Journal of Food Measurement and Characterization

, Volume 13, Issue 3, pp 2000–2008 | Cite as

Mucilage of spineless cactus in the composition of an edible coating for minimally processed yam (Dioscorea spp.)

  • Maria Aparecida dos Santos Morais
  • Kelem Silva Fonseca
  • Ellen Karine Diniz Viégas
  • Samara Lopes de Almeida
  • Rúbia Kécia Marins Maia
  • Valécia Nogueira Santos Silva
  • Adriano do Nascimento SimõesEmail author
Original Paper


The objective of this study was to examine formulations of edible coatings based on spineless-cactus mucilage for the preservation of minimally processed yam. Cladodes of spineless cactus clone IPA-Sertânia were harvested, washed, sanitized, and subjected to mucilage extraction to be used as an edible coating. Yam roots were minimally processed and immersed into the following coating suspensions: cactus mucilage + cassava starch (3%) + glycerol (1%) or cactus mucilage solely. Control corresponded to immersion in water. Samples were dried, packed and stored at 5 ± 2 °C for 10 days. The biocoating containing cactus mucilage reduced dehydration and maintained the visual and sensory quality of the yam slices. Additionally, this hydrocolloid increased the amount of phenolic compounds and led to different responses between polyphenol oxidase and peroxidase. Therefore, the studied formulations containing cactus mucilage show to be promising for the composition of biofilms and application to minimally processed yam roots.


Nopalea cochenillifera L. Salm-Dyck Dioscorea spp. Edible coating Polyphenol oxidase 



The authors gratefully acknowledge the Fundação de Amparo à Ciência e Tecnologia do Estado de Pernambuco (FACEPE), for funding the research project (APQ-0795-5.01/16) and Coordenação de Aperfeiçoamento de Pessoal de Nível Superior (CAPES) Proc. 88881-159183/2017-01.


  1. 1.
    F. Artéz, A. Allende, Minimal processing of fresh fruit, vegetables, and juices. Emerg. Technol. Food Process. (2014). CrossRefGoogle Scholar
  2. 2.
    K.S. Fonseca, D.G. Coelho, A.E.D. Sousa, D.F. Mélo-Neto, F.A.L. Brito, R.M. Silva, A.N. Simões, Baby Cassava: An Alternative Marketing Strategy for Freshly Cut Cassava in Cassava, ed. by V. Waisundara (Intech, Sri Lanka, 2018), p. 185Google Scholar
  3. 3.
    A.N. Simões, J.A. Tudela, A. Allende, R. Puschmann, M.I. Gil, Edible coatings containing chitosan and moderate modified atmospheres maintain quality and enhance phytochemicals of carrot sticks. Postharvest Biol. Technol. (2009). CrossRefGoogle Scholar
  4. 4.
    L. Cisneros-Zevallos, M.E. Saltveit, J.M. Krochta, Mechanism of surface white discoloration of peeled (minimally processed) carrots during storage. J. Food Sci. 60, 320–323 (1995)CrossRefGoogle Scholar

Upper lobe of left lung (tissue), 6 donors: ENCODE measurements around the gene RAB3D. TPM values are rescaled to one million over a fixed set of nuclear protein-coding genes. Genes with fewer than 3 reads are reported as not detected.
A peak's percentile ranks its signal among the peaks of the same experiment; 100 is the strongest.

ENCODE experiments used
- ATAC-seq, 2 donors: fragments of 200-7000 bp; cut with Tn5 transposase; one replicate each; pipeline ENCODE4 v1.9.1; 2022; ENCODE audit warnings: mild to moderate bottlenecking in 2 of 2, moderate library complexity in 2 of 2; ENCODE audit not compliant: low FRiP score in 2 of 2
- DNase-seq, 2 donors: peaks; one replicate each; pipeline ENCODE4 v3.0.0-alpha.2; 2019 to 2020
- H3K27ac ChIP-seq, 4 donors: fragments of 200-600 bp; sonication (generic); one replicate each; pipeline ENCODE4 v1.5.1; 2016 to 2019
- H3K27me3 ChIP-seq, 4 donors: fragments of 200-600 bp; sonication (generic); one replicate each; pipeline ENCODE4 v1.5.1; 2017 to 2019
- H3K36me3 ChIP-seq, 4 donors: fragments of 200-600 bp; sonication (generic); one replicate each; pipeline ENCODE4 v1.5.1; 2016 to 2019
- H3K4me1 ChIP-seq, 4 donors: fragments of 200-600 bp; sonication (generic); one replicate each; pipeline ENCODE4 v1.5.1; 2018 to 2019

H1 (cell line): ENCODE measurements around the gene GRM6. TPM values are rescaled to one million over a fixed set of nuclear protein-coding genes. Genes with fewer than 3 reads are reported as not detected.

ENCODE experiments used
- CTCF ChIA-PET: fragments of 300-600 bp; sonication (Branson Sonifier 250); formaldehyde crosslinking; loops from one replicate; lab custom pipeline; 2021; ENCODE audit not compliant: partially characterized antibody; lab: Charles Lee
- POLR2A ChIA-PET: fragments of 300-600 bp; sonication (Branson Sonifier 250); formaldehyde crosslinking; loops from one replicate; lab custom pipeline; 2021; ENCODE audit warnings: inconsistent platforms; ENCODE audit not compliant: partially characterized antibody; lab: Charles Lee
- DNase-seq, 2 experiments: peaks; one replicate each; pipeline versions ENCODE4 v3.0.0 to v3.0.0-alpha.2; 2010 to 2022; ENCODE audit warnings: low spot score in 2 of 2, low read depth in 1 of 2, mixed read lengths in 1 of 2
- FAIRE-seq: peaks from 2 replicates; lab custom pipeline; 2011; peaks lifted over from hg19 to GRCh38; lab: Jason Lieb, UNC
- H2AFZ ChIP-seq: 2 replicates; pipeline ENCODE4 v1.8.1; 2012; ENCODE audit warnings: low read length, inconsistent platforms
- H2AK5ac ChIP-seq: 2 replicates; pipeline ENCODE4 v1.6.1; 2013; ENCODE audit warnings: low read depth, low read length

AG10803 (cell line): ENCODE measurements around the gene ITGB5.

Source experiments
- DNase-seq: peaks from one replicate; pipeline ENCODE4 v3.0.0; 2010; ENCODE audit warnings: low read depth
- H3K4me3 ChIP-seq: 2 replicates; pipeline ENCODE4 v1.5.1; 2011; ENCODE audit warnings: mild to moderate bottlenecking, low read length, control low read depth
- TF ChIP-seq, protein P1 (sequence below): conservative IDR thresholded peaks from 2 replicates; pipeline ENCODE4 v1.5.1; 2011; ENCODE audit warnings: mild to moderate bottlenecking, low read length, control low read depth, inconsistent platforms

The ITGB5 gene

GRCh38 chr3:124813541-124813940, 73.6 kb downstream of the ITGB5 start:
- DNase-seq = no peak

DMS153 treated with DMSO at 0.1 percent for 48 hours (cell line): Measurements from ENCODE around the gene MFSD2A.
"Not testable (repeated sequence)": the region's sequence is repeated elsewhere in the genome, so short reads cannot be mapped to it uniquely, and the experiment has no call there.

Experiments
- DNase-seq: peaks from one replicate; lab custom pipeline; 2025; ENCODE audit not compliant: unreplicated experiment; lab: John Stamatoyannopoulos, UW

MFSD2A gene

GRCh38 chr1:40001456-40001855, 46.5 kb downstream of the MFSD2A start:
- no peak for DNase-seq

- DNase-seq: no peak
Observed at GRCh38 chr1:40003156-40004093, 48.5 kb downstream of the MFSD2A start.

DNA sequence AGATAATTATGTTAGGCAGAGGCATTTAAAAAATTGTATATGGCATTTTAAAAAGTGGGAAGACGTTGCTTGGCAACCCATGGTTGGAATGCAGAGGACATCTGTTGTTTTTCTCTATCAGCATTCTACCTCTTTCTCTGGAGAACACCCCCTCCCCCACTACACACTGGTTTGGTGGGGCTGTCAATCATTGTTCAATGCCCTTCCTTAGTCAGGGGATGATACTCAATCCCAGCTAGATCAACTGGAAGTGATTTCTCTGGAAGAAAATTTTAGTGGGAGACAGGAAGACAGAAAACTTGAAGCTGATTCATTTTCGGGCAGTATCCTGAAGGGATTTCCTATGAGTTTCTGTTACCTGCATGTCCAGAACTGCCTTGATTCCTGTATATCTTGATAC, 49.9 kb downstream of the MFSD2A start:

5. 5.
    M.A. Donegá, M.A. Tessmer, E.D. Mooz, L.T.C. Dall’orto, F.F.C. Sasaki, R.A. Kluge, Fresh cut yam stored under different temperatures. Hortic Bras. (2013). CrossRefGoogle Scholar
  6. 6.
    D.G. Coelho, M.T. Andrade, D.F. Mélo-Neto, S.L. Ferreira-Silva, A.N. Simões, Application of antioxidants and an edible starch coating to reduce browning of minimally-processed cassava. Rev Caatinga (2017). CrossRefGoogle Scholar
  7. 7.
    A. Ali, S. Ahmed, Recent advances in edible polymer based hydrogels as a sustainable alternative to conventional polymers. J. Agric. Food Chem. (2018). CrossRefPubMedGoogle Scholar
  8. 8.
    A. Nawab, F. Alam, A. Hasnaim, Mango kernel starch as a novel edible coating for enhancing shelf-life of tomato (Solanum lycopersicum) fruit. Int. J. Biol. Macromol. (2017). CrossRefPubMedGoogle Scholar
  9. 9.
    S.M.B. Hashemi, A.M. Khaneghah, M.G. Ghahfarrokhi, I. Es, Basil-seed gum containing Origanum vulgare subsp. Viride essential oil as edible coating for fresh cut apricots. Postharvest Biol. Technol. (2017). CrossRefGoogle Scholar
  10. 10.
    S.B. Murmu, H.N. Mishra, The effect of edible coating based on Arabic gum, sodium caseinate and essential oil of cinnamon and lemon grass on guava. Food Chem. (2018). CrossRefPubMedGoogle Scholar
  11. 11.
    B. Yousuf, A.K. Srivastava, Flaxseed gum in combination with lemongrass essential oil as an effective edible coating for ready-to-eat pomegranate arils. Int. J. Biol. Macromol. (2017). CrossRefPubMedGoogle Scholar
  12. 12.
    A. Allegra, P. Inglese, G. Sortino, L. Settanni, A. Todaro, G. Liguori, The influence of Opuntia fícus-indica mucilage edible coating on the quality of ‘Hayward’ kiwifruit slices. Postharvest Biol. Technol. (2016). CrossRefGoogle Scholar
  13. 13.
    V. Del-Valle, P. Hernández-Munõz, A. Guarda, M.J. Galotto, Development of a cactus-mucilage edible coating (Opuntia ficus indica) and its application to extendstrawberry (Fragaria ananassa) shelf-life. Food Chem. (2005). CrossRefGoogle Scholar
  14. 14.
    M. Contreras-Padilha, M.E. Rodríguez-García, E. Gutiérrez-Cortez, M.C. Valderrama-Bravo, J.I. Rojas-Molina, E.M. Rivera-Munoz, Physicochemical and rheological characterization of Opuntia fícus mucilage at three diferente maturity stages of cladode. Eur Polym J (2016). CrossRefGoogle Scholar
  15. 15.
    L. Medina-Torres, B.L. Fluente, B. Torrestiana-Sanchez, R. Katthain, Rheological properties of the mucilage gum (Opuntia Ficus indica). Food Hydrocoll (2000). CrossRefGoogle Scholar
  16. 16.